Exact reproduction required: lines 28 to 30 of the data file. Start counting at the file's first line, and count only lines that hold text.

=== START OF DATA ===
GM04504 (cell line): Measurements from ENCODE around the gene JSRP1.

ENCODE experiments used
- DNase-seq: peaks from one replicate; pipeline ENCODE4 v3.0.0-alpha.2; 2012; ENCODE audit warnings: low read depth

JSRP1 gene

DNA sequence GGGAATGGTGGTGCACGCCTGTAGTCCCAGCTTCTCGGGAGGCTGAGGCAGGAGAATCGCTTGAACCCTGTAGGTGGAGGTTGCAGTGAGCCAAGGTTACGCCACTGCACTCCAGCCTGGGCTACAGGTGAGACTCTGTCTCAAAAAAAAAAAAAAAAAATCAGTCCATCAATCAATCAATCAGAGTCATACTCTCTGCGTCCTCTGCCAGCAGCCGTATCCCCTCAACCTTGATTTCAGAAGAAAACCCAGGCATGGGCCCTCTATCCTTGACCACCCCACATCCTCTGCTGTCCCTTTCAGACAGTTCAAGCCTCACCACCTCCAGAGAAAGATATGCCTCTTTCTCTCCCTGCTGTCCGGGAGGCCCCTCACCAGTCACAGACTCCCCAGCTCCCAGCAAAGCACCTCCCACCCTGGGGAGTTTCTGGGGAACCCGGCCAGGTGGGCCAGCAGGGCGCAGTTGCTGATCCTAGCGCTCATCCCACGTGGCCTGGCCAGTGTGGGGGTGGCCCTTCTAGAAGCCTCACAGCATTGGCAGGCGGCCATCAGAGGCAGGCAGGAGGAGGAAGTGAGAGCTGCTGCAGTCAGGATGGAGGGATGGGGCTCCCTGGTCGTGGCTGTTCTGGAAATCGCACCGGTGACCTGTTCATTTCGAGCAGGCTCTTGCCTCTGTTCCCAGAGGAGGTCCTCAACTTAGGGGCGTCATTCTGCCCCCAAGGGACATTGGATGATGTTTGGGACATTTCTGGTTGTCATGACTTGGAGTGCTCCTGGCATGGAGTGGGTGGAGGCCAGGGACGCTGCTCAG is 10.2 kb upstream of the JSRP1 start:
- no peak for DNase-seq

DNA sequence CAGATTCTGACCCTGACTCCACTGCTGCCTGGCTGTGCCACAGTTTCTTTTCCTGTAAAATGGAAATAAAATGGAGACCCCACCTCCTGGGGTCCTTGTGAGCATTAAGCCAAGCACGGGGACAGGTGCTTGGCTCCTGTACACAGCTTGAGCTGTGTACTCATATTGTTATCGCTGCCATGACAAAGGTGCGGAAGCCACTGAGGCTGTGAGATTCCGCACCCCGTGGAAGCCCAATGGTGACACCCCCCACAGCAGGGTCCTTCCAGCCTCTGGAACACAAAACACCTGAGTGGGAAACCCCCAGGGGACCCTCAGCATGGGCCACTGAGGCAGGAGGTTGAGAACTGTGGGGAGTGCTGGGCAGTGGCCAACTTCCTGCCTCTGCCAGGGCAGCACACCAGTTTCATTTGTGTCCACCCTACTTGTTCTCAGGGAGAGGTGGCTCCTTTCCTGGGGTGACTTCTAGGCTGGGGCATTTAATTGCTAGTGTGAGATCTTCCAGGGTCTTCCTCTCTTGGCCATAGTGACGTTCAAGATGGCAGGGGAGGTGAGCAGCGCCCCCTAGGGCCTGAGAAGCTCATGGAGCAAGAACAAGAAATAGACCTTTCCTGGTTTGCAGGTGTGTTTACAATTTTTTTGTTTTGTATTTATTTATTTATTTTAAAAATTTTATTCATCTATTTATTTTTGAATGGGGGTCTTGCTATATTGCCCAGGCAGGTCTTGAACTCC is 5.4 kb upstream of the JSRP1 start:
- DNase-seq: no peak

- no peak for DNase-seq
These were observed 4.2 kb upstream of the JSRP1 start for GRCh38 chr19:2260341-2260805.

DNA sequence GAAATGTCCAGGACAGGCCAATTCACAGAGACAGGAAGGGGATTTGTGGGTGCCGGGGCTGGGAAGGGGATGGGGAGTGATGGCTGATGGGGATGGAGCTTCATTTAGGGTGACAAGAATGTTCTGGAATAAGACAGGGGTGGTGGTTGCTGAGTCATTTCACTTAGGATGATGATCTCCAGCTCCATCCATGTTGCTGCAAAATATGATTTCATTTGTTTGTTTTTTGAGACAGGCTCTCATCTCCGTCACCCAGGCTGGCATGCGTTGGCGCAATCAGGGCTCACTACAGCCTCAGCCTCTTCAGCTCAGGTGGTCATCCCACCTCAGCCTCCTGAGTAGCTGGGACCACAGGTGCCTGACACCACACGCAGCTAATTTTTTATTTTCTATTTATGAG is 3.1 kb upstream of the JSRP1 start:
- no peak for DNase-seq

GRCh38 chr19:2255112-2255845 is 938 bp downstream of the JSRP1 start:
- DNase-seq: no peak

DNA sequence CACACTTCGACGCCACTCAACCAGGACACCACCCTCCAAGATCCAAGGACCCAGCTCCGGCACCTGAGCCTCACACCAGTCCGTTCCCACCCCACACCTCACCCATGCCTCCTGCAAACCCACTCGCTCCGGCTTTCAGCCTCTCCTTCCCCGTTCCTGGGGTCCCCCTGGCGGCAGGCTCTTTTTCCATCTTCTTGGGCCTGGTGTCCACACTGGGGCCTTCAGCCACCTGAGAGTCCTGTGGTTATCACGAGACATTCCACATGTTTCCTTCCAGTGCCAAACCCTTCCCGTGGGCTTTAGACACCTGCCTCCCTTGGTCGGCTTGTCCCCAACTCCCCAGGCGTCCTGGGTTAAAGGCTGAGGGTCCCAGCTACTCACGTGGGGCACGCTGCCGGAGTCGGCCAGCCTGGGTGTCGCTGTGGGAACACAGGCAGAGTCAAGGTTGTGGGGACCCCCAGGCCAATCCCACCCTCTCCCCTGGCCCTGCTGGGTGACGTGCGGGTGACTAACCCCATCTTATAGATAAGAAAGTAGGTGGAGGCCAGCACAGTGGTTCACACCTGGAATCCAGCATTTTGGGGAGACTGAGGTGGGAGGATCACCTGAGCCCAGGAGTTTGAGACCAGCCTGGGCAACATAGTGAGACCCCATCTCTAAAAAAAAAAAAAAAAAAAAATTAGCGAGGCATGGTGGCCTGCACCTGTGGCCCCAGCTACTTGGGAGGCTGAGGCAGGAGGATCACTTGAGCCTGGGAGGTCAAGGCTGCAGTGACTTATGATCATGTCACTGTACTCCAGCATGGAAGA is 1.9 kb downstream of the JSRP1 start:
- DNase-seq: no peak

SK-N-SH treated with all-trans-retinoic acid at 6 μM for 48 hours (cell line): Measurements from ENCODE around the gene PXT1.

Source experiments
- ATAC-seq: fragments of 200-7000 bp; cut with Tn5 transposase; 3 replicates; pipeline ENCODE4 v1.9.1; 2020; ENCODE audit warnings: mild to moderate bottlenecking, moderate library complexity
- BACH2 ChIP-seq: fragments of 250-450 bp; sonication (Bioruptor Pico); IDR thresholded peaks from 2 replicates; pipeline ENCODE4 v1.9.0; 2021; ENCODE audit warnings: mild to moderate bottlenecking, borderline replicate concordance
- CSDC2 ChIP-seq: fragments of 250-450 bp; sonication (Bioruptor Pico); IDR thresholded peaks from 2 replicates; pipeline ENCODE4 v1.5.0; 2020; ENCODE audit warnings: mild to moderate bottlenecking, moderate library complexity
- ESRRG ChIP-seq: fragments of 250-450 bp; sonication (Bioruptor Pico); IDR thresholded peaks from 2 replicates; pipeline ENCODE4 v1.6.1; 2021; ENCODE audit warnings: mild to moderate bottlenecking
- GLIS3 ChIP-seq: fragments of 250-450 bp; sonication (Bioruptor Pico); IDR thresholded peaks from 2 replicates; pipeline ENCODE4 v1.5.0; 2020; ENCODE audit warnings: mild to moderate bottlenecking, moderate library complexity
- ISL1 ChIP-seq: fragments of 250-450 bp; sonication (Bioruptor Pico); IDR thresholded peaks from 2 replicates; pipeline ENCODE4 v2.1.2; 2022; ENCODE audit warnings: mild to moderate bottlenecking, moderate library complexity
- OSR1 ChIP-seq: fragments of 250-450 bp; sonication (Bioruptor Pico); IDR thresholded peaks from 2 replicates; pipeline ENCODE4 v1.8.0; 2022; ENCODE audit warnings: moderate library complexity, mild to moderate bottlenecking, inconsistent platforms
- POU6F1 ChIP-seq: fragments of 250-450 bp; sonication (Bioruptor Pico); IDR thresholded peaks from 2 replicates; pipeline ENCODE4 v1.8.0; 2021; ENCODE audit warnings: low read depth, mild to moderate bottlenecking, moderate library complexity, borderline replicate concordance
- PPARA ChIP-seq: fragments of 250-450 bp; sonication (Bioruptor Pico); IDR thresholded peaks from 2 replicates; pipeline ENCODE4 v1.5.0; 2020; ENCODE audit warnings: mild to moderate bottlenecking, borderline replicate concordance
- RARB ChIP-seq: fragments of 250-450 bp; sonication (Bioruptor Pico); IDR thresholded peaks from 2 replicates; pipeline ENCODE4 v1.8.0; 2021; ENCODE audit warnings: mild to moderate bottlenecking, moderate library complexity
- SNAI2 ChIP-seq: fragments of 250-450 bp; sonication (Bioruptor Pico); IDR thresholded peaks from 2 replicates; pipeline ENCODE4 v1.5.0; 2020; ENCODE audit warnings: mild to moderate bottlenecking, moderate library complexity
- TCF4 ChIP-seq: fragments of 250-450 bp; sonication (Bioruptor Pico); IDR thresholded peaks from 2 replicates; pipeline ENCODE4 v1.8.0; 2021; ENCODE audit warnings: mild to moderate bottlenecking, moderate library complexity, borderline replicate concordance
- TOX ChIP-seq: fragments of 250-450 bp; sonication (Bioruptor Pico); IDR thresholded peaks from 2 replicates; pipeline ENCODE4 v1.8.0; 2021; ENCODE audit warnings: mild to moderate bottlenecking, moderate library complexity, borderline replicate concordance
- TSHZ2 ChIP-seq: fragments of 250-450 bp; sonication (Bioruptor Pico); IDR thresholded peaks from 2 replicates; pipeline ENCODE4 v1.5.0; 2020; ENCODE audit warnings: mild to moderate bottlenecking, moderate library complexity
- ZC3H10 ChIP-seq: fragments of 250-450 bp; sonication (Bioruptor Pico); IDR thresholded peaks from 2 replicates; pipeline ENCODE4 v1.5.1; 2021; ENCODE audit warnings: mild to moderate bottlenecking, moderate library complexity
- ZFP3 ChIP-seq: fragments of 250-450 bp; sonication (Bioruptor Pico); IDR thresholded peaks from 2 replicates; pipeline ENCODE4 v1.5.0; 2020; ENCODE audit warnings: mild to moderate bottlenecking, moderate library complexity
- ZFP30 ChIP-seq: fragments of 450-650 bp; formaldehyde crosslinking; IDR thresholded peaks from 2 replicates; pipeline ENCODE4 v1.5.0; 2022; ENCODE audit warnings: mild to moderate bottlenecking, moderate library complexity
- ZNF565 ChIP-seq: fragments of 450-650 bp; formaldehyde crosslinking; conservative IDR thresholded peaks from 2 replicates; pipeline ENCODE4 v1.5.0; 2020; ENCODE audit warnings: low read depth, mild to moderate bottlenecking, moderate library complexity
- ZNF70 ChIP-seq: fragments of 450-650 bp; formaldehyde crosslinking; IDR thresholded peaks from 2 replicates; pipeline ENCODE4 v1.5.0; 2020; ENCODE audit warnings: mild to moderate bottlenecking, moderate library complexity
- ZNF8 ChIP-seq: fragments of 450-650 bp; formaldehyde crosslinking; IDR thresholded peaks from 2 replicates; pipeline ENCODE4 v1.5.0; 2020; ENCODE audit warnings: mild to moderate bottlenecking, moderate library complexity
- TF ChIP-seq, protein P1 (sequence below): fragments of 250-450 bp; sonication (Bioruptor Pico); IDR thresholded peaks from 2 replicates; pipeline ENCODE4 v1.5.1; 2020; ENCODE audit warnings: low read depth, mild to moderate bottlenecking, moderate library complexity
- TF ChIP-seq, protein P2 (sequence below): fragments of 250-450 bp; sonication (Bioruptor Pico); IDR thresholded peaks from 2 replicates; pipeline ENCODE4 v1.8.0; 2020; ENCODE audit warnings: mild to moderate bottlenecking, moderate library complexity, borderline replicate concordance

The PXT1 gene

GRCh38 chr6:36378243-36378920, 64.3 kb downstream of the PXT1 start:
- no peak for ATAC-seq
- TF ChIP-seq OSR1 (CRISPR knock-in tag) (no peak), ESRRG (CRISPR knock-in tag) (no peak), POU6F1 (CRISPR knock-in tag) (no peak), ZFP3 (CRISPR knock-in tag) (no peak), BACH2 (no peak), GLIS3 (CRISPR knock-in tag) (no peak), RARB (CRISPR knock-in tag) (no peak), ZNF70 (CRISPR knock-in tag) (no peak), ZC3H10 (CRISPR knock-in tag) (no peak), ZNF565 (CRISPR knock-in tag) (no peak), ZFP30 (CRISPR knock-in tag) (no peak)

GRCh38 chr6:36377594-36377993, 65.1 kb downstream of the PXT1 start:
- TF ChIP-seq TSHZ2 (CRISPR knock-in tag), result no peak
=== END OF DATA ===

- RARB ChIP-seq: fragments of 250-450 bp; sonication (Bioruptor Pico); IDR thresholded peaks from 2 replicates; pipeline ENCODE4 v1.8.0; 2021; ENCODE audit warnings: mild to moderate bottlenecking, moderate library complexity
- SNAI2 ChIP-seq: fragments of 250-450 bp; sonication (Bioruptor Pico); IDR thresholded peaks from 2 replicates; pipeline ENCODE4 v1.5.0; 2020; ENCODE audit warnings: mild to moderate bottlenecking, moderate library complexity
- TCF4 ChIP-seq: fragments of 250-450 bp; sonication (Bioruptor Pico); IDR thresholded peaks from 2 replicates; pipeline ENCODE4 v1.8.0; 2021; ENCODE audit warnings: mild to moderate bottlenecking, moderate library complexity, borderline replicate concordance